Visit any university today, and you’ll find a wealth of pitch competitions such as MIT’s $100K Pitch or the HBS New Venture Competition. Competitions like these help student founders distill their vision into a few key points and earn cheers from a supportive public audience. But this stage-ready performance is a far different experience from what you’d witness when you walk into a VC’s office, where you lead an interactive conversation while seated in an office.
That’s why I worked with Rough Draft Ventures to organize MIT FoundHers Retreat, a weekend retreat for emerging female founders. We took a different spin on practicing startup pitches: in a cozy Rhode Island house, 12 female founders gathered around a fire and delivered their pitches in an informal, relaxed environment. Without buzzwords or forced one-liners, we listened to each founder’s solution to a particular challenge in their own words and gave each other open and honest feedback on what we heard. “I’d pitched at the MIT 100K Pitch finals only days before, and the FoundHers approach was helpful for discussing my startup in a more conversational and informal way — more similar to what a real VC meeting would feel like,” Vivian Graves, a first year MBA at MIT Sloan and founder of Hustle, a better way for freelancers to manage their finances, shared. “I was interrupted with questions, as investors often do, which helped me understand the gaps in my messaging and practice on-the-spot persuasion.”
Of course, this pitch discussion was simply the kick off for a weekend full of magical moments aimed at instilling confidence and preparedness necessary to catalyze business.
Why a Female Founders Retreat?
The idea emerged from two data points:
- Successful stories of entrepreneurs helping one another through forums such as CEO dinners or events. While established CEOs have structured communities, student founders in Boston lack such a community.
- The entrepreneurship rate among female MIT students within five years of graduation has remained largely unchanged since the 1960s.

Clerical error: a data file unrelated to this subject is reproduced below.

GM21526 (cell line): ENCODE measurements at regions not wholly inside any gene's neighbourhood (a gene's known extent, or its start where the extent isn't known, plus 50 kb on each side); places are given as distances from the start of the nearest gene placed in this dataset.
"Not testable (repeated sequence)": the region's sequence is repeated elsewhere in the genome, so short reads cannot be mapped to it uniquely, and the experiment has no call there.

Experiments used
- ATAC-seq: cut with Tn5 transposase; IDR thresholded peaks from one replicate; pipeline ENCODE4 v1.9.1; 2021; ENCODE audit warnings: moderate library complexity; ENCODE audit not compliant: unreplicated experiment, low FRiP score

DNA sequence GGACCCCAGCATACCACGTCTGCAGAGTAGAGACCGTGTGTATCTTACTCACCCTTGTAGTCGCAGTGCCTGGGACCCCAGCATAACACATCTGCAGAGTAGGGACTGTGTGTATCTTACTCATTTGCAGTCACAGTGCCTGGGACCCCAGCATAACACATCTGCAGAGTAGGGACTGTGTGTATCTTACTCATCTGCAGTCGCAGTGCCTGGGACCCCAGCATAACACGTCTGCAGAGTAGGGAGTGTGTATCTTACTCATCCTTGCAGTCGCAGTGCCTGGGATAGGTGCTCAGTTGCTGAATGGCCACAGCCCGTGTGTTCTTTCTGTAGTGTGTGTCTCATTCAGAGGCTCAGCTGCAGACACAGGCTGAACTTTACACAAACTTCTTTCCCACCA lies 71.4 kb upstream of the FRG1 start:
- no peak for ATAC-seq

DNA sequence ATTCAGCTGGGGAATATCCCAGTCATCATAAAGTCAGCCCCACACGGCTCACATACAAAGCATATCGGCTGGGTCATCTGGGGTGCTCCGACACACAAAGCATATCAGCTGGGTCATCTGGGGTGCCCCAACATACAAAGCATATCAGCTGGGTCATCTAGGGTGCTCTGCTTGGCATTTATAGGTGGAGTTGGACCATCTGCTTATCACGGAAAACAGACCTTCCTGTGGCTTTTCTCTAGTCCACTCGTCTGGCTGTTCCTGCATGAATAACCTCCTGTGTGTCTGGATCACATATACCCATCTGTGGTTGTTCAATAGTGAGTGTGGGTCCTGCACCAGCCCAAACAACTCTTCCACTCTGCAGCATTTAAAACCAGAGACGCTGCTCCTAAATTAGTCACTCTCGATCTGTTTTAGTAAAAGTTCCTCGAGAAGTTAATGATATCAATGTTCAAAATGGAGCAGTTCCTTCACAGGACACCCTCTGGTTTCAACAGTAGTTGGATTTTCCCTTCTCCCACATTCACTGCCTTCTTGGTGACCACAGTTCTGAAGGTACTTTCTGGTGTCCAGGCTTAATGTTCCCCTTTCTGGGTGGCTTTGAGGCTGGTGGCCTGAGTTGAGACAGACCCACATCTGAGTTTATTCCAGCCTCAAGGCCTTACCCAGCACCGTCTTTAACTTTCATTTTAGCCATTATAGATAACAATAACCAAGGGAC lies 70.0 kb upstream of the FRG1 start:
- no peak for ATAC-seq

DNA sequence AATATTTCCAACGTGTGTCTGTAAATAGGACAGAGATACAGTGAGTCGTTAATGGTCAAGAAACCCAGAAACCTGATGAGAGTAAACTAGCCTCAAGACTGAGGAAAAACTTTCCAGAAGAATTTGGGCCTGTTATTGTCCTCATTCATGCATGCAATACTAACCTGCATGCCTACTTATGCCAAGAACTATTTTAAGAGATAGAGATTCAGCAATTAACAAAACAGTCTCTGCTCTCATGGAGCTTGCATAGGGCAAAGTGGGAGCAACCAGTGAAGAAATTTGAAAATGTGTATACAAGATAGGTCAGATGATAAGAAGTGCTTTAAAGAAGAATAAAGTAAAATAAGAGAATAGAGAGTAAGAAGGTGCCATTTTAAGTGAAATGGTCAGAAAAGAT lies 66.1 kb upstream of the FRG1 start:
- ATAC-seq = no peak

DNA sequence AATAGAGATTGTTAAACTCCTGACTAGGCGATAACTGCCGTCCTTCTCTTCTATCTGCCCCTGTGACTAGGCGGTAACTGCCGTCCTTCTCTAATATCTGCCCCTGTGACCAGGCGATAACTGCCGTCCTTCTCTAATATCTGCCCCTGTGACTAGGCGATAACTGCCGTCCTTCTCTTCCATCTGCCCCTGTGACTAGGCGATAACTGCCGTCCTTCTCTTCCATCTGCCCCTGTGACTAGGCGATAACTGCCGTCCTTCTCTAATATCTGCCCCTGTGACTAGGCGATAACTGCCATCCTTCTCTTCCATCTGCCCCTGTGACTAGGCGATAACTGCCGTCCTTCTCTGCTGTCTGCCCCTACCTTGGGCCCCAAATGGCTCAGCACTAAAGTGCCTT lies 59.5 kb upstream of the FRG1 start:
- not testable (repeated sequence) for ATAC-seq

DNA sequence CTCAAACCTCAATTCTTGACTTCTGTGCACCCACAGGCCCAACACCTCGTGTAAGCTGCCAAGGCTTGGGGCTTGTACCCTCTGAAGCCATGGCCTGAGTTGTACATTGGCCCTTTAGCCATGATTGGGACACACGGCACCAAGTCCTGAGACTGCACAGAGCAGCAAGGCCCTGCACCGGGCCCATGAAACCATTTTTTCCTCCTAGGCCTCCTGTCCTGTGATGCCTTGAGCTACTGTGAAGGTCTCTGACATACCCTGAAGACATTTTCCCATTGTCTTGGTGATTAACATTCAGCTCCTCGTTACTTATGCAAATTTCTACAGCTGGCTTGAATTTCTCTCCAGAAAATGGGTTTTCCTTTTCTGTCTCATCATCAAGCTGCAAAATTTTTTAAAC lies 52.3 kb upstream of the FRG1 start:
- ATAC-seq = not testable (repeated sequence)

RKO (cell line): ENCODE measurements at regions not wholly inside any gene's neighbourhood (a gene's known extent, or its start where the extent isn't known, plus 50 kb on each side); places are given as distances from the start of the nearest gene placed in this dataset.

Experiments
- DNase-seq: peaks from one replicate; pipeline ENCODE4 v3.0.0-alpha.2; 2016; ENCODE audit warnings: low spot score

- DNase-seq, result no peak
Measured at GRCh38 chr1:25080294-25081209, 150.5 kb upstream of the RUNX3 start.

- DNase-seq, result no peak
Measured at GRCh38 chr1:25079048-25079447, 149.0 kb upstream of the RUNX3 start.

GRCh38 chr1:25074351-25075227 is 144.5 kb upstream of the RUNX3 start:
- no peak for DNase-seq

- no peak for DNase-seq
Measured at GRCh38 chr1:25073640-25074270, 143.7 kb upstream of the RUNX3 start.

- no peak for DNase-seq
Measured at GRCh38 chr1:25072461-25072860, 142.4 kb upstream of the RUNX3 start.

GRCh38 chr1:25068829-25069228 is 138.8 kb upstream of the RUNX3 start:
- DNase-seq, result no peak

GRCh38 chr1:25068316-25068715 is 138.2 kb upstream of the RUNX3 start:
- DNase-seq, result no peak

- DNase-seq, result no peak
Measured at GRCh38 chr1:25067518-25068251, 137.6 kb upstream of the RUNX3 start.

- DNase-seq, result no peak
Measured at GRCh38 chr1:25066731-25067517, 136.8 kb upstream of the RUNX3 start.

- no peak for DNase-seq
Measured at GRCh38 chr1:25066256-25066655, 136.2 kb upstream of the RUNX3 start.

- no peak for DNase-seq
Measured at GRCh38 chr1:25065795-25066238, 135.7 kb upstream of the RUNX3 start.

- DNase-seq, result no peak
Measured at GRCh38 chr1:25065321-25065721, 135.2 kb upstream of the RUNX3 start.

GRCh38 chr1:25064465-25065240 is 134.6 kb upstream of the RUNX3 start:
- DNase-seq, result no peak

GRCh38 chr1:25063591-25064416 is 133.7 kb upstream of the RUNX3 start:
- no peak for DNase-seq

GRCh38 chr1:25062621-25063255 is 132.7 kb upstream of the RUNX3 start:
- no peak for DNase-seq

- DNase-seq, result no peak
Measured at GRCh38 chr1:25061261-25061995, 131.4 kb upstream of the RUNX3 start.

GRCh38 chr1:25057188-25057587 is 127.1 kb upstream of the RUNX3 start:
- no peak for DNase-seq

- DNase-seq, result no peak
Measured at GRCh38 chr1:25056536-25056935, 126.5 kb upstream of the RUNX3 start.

From what I’ve witnessed, various stakeholders across campus have stepped up to try and combat this stagnating number by bringing female founder communities together to bolster the ecosystem: This summer’s DeltaV class, MIT’s student startup accelerator, had a cohort comprised of 45% women. Meanwhile The Engine, a home for tough tech founders in collaboration with MIT, recently hosted a Celebration of Female Entrepreneurs.
The retreat, made possible by Rough Draft Ventures (RDV) and Silicon Valley Bank, created a special bond among a group of intelligent and passionate MIT women who can lean on one another for years to come post-graduation, encouraging one another to push through the ups and downs of a startup career. We heard on-the-ground lessons and stories from some of Boston’s best female talent, ranging from executives at local companies such as Jennifer Lum of Forge.ai and Katie Burke of HubSpot, to RDV student founders such as Rebecca Liebman of Learnlux and April Koh of Spring Health — all while seated in a cozy living room. Since the weekend, our attendees — which included everyone from MIT undergrads to executive MBAs, working on industries from healthcare to femtech — have expressed a sense of belonging. One attendee shared that last year, she felt alone in her startup pursuits, but since the retreat, she feels like she finally has somewhere to turn for feedback and support. It’s been an honor to watch these women support one another with resources as well as celebrate one another’s successes. From what we’ve seen so far, this tribe of women will go on to do incredible things.
Tweets of Wisdom
In addition to forming this network with one another, we also heard on-the-grounds lessons and stories from some of Boston’s best female talent, ranging from executives at local companies and firms to RDV portfolio founders — all while seated in our cozy estate living room. Here are a few tweets featuring the wisdom we consumed:
Since the weekend, our attendees — which included everyone from MIT undergrads to executive MBAs, working on industries from healthcare to femtech – have expressed a sense of belonging. One attendee expressed how last year, she felt alone in her startup pursuits, but since the retreat, feels like she finally has somewhere to turn to to help her navigate her path. It’s been an honor to watch them support one another with resources as well as celebrate one another’s successes. This has included helping each other practice for pitch competitions, chime in on their new WhatsApp group with advice on how to handle equity for advisors, or host events to beta test upcoming products. From what we’ve seen so far, this tribe of women will go on to do incredible things.
Anum Hussain is co-founder of acciyo, an MIT startup that helps news seekers save time and dig deeper through automatic article contextualization.